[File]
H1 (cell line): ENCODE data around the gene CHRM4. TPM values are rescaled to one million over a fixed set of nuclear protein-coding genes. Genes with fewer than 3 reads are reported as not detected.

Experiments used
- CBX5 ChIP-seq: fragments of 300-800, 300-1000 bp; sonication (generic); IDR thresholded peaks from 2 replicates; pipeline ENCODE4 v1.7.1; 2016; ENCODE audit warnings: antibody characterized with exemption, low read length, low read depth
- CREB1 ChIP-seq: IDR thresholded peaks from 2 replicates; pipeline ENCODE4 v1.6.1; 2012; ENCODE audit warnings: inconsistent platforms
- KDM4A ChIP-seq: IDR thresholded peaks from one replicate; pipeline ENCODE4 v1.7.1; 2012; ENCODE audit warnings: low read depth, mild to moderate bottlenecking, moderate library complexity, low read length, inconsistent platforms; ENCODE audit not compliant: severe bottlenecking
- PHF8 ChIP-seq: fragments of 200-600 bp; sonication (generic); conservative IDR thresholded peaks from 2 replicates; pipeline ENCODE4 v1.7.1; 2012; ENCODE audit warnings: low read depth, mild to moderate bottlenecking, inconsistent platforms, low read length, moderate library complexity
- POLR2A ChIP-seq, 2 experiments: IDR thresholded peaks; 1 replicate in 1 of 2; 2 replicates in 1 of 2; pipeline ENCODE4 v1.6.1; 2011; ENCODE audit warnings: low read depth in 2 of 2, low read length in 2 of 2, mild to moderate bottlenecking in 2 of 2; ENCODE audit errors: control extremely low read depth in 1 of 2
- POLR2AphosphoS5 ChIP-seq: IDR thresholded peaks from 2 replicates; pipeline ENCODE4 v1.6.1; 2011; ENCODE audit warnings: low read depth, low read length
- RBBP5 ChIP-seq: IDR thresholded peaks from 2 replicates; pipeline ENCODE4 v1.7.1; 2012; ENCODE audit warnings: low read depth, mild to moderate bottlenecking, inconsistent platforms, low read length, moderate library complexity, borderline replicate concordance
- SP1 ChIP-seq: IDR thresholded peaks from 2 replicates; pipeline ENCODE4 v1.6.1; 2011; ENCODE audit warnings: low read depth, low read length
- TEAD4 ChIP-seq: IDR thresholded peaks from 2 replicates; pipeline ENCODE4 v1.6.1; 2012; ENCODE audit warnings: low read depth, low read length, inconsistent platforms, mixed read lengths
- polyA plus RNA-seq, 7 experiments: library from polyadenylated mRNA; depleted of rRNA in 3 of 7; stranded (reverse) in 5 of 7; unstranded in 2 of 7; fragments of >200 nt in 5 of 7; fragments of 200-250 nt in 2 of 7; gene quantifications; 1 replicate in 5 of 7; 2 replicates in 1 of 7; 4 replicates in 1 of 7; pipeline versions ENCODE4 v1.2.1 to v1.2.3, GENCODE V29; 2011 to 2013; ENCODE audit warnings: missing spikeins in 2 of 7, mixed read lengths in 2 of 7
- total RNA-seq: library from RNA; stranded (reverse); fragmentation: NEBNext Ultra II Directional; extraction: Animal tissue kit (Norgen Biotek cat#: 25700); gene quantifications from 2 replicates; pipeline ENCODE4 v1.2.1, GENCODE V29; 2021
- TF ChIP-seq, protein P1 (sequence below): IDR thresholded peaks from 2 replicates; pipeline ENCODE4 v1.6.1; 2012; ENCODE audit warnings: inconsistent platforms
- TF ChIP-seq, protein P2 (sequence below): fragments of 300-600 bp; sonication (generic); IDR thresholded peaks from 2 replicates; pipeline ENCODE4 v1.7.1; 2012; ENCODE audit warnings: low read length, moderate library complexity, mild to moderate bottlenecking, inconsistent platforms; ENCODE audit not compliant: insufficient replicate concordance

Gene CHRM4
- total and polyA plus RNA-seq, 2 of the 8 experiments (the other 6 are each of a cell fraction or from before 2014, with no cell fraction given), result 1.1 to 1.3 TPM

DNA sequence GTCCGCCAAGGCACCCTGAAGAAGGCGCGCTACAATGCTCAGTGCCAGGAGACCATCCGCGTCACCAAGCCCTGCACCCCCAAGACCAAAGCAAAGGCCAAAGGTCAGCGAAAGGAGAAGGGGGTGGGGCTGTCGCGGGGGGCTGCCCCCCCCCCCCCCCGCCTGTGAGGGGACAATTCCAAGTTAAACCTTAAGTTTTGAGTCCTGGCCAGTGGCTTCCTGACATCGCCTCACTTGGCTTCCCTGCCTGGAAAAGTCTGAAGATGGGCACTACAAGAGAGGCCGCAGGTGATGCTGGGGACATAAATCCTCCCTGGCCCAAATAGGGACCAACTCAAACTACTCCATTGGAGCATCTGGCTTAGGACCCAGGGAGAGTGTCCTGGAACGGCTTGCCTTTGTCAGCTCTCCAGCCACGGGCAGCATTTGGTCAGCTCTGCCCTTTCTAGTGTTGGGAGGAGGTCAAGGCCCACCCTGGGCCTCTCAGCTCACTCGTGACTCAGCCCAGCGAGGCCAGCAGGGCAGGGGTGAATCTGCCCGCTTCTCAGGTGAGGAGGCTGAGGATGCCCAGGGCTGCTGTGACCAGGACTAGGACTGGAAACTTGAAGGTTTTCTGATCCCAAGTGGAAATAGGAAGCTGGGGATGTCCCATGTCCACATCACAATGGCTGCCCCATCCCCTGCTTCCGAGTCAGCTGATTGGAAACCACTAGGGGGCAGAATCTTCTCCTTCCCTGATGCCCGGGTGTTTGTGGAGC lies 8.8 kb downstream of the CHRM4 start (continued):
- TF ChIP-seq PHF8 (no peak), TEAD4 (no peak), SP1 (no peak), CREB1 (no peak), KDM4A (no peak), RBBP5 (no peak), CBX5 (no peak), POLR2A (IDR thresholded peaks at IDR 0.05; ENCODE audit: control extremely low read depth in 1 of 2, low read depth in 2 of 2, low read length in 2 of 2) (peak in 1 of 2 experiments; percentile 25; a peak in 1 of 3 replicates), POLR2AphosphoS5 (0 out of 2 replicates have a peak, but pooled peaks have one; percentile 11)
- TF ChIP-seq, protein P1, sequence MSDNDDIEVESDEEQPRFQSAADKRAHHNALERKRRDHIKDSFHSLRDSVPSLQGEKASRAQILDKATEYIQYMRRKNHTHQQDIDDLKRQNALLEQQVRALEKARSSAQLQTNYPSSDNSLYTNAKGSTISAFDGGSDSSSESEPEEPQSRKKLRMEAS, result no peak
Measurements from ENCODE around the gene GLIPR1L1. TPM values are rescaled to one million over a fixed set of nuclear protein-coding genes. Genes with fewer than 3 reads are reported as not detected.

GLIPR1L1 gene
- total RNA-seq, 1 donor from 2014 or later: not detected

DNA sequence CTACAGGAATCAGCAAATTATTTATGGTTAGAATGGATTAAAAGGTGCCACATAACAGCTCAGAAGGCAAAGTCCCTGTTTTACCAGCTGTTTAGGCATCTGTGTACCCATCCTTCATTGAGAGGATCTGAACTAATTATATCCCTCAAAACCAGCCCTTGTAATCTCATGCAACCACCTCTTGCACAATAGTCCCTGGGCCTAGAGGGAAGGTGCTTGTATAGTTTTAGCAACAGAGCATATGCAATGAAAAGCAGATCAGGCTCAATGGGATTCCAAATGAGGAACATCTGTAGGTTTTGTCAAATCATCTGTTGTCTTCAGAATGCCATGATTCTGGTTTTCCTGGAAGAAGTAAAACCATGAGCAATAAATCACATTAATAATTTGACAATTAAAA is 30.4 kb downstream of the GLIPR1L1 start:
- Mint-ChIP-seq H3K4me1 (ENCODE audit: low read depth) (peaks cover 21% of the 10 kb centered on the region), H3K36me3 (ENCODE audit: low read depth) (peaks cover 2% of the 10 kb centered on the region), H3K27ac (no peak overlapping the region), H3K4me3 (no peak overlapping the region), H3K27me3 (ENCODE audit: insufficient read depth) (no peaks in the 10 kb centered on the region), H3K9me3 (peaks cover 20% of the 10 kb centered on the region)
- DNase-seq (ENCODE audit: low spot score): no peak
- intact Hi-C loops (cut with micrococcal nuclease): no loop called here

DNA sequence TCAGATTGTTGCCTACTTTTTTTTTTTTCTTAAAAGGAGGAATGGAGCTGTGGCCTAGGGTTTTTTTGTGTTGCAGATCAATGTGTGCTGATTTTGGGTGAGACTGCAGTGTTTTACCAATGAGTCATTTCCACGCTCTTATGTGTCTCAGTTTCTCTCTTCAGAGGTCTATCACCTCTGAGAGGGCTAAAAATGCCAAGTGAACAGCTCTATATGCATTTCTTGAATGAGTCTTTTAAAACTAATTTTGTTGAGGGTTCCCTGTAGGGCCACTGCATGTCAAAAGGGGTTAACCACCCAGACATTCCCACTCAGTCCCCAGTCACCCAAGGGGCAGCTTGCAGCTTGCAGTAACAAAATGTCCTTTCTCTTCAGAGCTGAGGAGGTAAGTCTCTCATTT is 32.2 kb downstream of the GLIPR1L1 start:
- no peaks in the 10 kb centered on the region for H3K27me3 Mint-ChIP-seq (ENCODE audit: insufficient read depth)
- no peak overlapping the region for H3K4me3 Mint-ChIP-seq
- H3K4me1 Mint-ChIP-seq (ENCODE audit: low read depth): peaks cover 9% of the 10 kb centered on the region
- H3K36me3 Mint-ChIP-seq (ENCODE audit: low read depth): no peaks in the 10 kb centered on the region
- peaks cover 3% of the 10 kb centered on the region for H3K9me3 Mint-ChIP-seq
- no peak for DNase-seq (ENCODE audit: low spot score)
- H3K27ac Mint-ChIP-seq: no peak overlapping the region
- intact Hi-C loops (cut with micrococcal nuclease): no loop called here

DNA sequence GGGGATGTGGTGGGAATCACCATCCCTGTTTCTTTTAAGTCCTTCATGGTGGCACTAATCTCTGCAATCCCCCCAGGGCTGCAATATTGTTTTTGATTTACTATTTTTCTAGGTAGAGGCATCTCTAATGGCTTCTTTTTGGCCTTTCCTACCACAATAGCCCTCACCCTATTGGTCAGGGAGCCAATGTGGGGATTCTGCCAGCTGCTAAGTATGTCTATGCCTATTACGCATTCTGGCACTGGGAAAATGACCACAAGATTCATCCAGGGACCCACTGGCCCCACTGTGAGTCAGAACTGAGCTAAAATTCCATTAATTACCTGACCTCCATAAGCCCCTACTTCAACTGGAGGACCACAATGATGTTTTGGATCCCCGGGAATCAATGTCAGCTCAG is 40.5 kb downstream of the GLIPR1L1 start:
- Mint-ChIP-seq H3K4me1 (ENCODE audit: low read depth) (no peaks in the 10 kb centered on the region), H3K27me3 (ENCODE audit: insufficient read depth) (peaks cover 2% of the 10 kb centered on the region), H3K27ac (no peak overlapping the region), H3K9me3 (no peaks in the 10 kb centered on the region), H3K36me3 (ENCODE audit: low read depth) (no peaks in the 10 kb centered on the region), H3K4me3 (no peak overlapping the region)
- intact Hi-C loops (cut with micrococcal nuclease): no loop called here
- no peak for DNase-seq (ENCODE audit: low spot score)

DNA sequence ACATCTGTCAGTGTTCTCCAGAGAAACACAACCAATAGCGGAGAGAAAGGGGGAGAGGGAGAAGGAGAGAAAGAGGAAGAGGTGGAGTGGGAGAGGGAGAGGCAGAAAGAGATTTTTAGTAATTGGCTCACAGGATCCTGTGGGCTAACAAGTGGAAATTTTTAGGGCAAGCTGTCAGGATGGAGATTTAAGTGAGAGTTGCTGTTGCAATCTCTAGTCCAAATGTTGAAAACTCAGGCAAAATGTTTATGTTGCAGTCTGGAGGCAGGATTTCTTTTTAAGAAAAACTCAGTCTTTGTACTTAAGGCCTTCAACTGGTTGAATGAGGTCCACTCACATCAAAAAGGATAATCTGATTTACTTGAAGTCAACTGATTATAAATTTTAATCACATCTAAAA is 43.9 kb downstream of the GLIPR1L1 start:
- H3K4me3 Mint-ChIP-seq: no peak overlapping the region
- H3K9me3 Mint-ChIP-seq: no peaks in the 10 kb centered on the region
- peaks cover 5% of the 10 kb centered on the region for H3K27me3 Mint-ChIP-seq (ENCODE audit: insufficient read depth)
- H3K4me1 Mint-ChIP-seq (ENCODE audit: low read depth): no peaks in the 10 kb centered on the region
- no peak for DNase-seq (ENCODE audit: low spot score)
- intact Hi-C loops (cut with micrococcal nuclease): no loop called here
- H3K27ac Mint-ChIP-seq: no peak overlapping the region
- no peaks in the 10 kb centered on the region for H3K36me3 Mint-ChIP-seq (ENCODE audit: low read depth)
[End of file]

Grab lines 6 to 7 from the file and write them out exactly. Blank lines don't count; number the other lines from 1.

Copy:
- PHF8 ChIP-seq: fragments of 200-600 bp; sonication (generic); conservative IDR thresholded peaks from 2 replicates; pipeline ENCODE4 v1.7.1; 2012; ENCODE audit warnings: low read depth, mild to moderate bottlenecking, inconsistent platforms, low read length, moderate library complexity
- POLR2A ChIP-seq, 2 experiments: IDR thresholded peaks; 1 replicate in 1 of 2; 2 replicates in 1 of 2; pipeline ENCODE4 v1.6.1; 2011; ENCODE audit warnings: low read depth in 2 of 2, low read length in 2 of 2, mild to moderate bottlenecking in 2 of 2; ENCODE audit errors: control extremely low read depth in 1 of 2